If elected, what specific steps would you take to help grow jobs in the area?

On a local level, we need to look at why people start businesses in the first place. The number one reason people start a business is to make money. But how can you expect to make money when government makes it so challenging to get started? Fees, reports, requirements, inspections, and other obstacles make it easier to quit than to get started, but we also can't just expect government to solve all our problems. Many counties and cities have "Innovation Stations" where small or cottage-sized businesses can get a head start on their business idea without sinking a ton of money into startup costs. Christian County could benefit from small stations like this – located around the county, where the needs are the greatest. In addition, encouraging our farm families to sell their products by providing mini-farmers markets around Christian County is a vision I've wanted to pursue for some time now. We don't need "Cadillac" Farmers Markets that costs taxpayers hundreds of thousands of dollars to sell bread and vegetables. But a small, dedicated farm stand that can be utilized by farm families or local "makers" can be installed in each area where markets are scarce and people have to travel to find fresh, healthy food. As a small business owner who worked in a variety of industries, I've learned that sometimes government regulations make owning a business more challenging than it's worth. Creating a strong business environment, and pledging to reduce tax burdens for all Christian County residents and businesses, will attract jobs, growth, and retain our young people. Encouraging startups as well as established businesses to locate here can put us on track to innovative new ideas and jobs, while still leaving room for our "values," the farm families and rural communities that make Christian County an ideal place to live.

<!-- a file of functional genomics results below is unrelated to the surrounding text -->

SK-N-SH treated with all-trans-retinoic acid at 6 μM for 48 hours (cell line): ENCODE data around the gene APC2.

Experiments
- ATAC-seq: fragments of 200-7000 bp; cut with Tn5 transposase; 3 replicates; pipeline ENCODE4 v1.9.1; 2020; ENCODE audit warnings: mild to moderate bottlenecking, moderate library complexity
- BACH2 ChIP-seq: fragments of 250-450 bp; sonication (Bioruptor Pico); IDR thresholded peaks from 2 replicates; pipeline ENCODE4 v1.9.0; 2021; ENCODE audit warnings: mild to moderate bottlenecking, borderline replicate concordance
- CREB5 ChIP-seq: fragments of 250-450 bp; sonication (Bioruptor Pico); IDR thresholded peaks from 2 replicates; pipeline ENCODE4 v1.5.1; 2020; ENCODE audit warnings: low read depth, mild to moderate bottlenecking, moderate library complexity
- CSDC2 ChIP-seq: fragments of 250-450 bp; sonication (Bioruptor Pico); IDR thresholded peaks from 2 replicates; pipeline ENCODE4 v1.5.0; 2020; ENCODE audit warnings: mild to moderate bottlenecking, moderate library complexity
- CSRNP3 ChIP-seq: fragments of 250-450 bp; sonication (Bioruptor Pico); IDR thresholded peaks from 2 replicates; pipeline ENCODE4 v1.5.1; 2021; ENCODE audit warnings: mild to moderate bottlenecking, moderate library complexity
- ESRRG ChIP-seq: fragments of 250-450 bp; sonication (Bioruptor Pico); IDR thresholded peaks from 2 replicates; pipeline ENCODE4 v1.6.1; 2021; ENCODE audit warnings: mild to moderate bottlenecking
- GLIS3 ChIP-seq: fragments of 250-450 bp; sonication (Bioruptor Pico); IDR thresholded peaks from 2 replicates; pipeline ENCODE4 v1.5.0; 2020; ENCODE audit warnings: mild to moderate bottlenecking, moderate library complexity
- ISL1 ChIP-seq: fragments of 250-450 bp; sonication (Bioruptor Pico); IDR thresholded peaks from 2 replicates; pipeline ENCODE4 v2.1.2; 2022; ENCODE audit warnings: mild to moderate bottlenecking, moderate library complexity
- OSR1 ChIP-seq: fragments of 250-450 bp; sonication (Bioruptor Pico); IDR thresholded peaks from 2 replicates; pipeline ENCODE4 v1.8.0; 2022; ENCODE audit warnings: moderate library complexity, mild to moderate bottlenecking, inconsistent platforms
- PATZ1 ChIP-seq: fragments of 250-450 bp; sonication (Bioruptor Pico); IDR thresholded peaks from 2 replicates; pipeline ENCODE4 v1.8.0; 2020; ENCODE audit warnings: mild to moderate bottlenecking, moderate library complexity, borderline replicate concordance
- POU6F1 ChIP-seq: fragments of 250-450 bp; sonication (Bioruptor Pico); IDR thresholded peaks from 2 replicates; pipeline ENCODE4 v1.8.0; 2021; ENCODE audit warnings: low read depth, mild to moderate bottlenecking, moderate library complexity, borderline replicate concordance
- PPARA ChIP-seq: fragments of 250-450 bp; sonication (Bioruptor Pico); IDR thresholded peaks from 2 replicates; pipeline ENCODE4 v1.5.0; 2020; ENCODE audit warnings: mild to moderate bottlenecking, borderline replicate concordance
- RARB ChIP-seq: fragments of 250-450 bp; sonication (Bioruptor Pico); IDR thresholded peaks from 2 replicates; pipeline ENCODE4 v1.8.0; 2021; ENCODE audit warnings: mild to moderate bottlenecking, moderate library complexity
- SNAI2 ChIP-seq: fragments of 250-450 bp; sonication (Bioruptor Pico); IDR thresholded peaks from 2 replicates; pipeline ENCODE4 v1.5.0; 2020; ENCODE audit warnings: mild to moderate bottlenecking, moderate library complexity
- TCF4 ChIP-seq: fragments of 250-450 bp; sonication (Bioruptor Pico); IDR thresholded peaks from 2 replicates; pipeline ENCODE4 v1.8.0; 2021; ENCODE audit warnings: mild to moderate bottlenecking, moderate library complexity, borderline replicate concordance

Do you support reducing the county’s tax burden? If so, what steps would you take to make this happen?

Absolutely. One of the main reasons I decided to run for Judge-Executive is that our tax burden isn't representative of the services we receive from county government. Our elected officials like to say that they've reduced property taxes, but at the same time, most people's property values increased by 15% to 20% or more last year, ultimately increasing the property taxes they paid. We can't keep expecting the same homeowners and property owners to pay more and more taxes while government seems to provide less services and accountability. The most logical way to reduce the tax burden is to look at county expenditures and waste. Our county government has historically spent 2-3 times the cost for expenditures. Nearly every building project, repair, or maintenance project ends up costing taxpayers far more than the fair market value for the goods or services. In addition to curbing wasteful spending, I will look at spending habits from each office, board, and budget in the county and find ways to collaborate, improve, and increase efficiency of government, the same way I collaborate, improve, and increase the efficiency of my small business. As a small business owner, I can't just ask taxpayers for more money when my budget is tight. I have to look for ways to innovate, cut spending, and seek out poor spending habits. It's only fair that we ask county government to do the same.

Do you support the establishment of a library tax?